Professional painters rely on an airless sprayer to paint quickly and efficiently. Spraying produces a smooth, polished finish four times faster than Graco Pump rolling or brushing.
How does it Operate?
Although Graco pump parts have the most cutting-edge functionality and user-friendliness, seven fundamental systems make up an airless sprayer;
Motor and Drive System
These come in electric and gas-powered versions, and they cooperate to supply the pump with power. When spraying flammable materials, Graco MaxPowerTM brushless motors produce the greatest torque over the longest period without producing sparks.
Because it is the most crucial component, the piston pump is sometimes referred to as the airless sprayer’s heart. The piston pump draws the coating from your source bucket, which also applies pressure to the coating.
Pressure Control Dial
This function controls the pressure of the fluid. It is advised to use the lowest fluid pressure at which atomization takes place when spraying. Lower pressure spraying reduces overspray and extends the life of tips and equipment, saving you money on both fibahub!
This is made to remove objects that could clog your spray tips, harm your sprayer, or affect the quality of your finish by catching and eliminating debris that may have gotten inside your sprayer.
A hose transports a continuous stream of high-pressure fluid to the spray gun.
Spray Gun: The material being sprayed has an on/off valve that is operated by the spray gun. This is the fluid’s final destination before application and is essential to achieving a polished finish.
The spray tip controls the spray pattern and the amount of fluid released by the gun by utilizing a variety of orifice sizes and shapes. The fluid passes through the spray tip when the trigger is pulled.
These are the seven essential components of every sprayer, though Graco models offer a plethora of additional optional features. These seven parts combine to provide unparalleled performance, speed, and application simplicity for any spraying task in a Graco airless sprayer.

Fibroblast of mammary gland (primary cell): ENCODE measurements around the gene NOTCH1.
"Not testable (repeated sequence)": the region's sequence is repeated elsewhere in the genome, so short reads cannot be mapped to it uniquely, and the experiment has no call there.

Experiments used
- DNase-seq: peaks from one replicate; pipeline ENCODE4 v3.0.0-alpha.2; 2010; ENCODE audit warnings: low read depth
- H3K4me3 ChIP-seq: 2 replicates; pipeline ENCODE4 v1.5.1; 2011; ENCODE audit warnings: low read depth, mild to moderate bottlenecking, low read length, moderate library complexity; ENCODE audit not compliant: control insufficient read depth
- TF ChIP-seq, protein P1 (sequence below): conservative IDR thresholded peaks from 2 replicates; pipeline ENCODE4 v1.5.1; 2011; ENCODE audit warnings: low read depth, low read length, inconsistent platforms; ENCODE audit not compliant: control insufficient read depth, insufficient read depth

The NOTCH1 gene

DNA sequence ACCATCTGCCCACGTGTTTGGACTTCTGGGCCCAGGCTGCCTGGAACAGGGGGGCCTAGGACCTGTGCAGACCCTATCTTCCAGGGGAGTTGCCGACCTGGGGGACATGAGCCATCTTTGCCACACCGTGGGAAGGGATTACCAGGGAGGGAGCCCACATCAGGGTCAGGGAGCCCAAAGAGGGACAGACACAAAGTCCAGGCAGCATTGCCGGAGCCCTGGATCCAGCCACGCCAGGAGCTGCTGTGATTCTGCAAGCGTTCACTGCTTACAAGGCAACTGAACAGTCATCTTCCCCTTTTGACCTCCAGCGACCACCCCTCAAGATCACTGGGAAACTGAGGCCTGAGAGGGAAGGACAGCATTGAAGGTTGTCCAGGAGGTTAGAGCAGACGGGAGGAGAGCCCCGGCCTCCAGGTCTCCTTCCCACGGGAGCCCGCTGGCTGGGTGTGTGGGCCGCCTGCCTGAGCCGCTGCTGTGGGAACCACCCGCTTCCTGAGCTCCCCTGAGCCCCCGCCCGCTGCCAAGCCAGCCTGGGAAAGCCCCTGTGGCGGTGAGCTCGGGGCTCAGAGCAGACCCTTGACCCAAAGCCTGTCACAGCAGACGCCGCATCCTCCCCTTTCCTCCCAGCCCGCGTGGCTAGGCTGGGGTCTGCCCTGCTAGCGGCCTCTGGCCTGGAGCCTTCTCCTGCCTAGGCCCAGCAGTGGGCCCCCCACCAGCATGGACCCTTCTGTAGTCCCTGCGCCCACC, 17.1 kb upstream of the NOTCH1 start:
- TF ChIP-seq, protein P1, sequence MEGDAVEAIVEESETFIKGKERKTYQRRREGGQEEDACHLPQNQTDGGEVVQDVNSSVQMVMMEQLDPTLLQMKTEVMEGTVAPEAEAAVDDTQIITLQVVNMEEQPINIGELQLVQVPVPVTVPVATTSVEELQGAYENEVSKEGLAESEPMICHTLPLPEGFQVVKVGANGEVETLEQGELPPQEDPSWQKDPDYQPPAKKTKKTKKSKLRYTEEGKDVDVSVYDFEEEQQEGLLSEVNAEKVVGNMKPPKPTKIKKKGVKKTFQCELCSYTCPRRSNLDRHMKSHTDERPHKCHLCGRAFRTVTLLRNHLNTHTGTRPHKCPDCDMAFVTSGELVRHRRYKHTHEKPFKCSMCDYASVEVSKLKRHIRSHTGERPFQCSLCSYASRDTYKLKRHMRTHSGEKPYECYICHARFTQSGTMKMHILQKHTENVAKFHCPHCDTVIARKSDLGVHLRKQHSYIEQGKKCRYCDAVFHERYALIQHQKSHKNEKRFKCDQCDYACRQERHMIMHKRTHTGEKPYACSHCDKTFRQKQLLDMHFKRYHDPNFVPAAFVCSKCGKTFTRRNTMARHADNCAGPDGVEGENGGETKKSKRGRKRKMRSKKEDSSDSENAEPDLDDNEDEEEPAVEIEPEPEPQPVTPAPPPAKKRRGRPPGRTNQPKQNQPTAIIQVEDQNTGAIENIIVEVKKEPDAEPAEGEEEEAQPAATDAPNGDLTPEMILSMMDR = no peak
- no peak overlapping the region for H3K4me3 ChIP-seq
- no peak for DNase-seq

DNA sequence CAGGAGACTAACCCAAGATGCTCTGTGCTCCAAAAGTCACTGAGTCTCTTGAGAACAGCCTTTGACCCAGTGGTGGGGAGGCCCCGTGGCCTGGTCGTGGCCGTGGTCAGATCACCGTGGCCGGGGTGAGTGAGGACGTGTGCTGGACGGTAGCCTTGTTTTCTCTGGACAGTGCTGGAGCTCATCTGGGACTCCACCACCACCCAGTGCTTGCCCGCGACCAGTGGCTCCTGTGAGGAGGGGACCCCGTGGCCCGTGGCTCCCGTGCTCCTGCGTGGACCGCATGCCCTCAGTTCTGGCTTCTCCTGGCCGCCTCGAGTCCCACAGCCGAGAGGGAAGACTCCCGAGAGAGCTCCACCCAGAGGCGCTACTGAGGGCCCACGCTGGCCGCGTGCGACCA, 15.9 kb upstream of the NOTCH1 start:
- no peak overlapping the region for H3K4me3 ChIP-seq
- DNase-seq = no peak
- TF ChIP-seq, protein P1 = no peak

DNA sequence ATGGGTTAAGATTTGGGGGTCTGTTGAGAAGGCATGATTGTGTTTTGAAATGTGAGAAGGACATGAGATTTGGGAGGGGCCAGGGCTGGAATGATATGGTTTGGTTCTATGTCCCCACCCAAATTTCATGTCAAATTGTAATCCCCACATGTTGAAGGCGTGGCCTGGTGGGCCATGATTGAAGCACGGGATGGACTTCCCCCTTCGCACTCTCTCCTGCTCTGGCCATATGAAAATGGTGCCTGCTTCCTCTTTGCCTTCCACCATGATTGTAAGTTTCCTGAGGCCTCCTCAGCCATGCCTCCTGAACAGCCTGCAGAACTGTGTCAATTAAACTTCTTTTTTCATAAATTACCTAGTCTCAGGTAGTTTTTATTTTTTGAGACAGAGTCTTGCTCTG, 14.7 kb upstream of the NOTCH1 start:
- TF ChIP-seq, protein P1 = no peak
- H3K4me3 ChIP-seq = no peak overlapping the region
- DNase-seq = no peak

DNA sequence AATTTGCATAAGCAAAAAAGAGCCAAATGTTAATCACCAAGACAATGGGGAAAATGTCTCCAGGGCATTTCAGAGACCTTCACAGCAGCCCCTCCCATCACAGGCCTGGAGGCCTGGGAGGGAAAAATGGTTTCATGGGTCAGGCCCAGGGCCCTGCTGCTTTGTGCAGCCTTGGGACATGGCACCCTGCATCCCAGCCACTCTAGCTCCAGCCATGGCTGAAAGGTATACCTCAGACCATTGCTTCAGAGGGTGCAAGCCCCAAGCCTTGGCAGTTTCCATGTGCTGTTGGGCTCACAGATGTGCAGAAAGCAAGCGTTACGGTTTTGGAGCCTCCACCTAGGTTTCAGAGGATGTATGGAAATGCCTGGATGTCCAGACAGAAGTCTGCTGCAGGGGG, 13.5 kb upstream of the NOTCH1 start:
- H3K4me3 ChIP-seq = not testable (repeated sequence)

Intro to Airless Paint Spraying
Graco created portable airless spraying in 1958. Thanks to ongoing technological advancements and the development of various airless spray delivery methods on construction sites worldwide, this creative paint-spraying method has become more popular than it was a few years ago. Professional contractors have favored airless paint spraying since the technology was introduced more than a century ago for several reasons:
Spraying without air increases velocity. Because airless spraying is quicker, more jobs can be finished with less labor in less time. It’s also ideal for jobs with a limited weather window.
Finish quality is enhanced overall by airless spraying. Airless sprayers leave a high-quality finish on a variety of surfaces by applying an even coat of paint (called the mil build). Furthermore very versatile is airless spraying. Airless sprayers are lightweight and portable, making them suitable for a variety of coating applications on both exterior and interior surfaces.
There are currently four primary categories of spray delivery techniques.
Air spray is the initial spray delivery technique. These systems atomize the fluid to be sprayed and apply it to the work surface using highly pressurized air produced by a compressor.
High-Pressure, Low Volume (HVLP)
Another technique for spraying fluid is called High-Volume, Low-Pressure, or HVLP. Similar to conventional air spray systems, these systems also make use of compressed air, but in a different manner.
An HVLP sprayer uses a turbine to atomize and spray the fluid by delivering a large volume of air at a much lower pressure. In actuality, for the unit to be considered HVLP, the air cap must be at 10 PSI or lower.
Because they offer the least amount of overspray and the best precision for a professional finish, these systems are made for smaller fine finish jobs.
Spray Without Air
Airless Spray is the third technique for applying spray. This approach is different from the first two because these sprayers don’t require a turbine or a compressor.
The quickest and most flexible method for painting like a pro and spraying the largest range of unthinned materials is airless spraying. Utilizing an airless sprayer beats using a brush up to ten times and a roller at least four times!
By atomizing, or dispersing, the fluid into tiny droplets without the need for compressed air, airless spraying reaches this speed. Rather, a spray tip is used to pump fluid through high pressure. When the fluid stream encounters air resistance, it breaks up into tiny droplets that make up the spray pattern. The fluid initially emerges from the tip as a fast-moving, solid stream.
You have produced a very basic form of airless spray if you have ever placed your finger over the end of a garden hose that is currently running.
And finally, the fourth delivery method is Air-Assisted Airless. With the speed and efficiency of an airless sprayer combined with the finish quality of an HVLP sprayer, this system offers the best of both worlds. Compressed air is added to an airless spray fan pattern to accomplish this.
In contrast to conventional airless spraying, the material is supplied to the gun under air assistance, whereupon it is partially atomized through a tiny tip. A tiny amount of air (5 to 35 psi) is applied to the spray fan’s edges to achieve full atomization, which produces a softer pattern, greater control, higher transfer efficiency, and less overspray.
Describe airless spraying, please. It’s the quickest and most flexible way to paint professionally, to put it simply.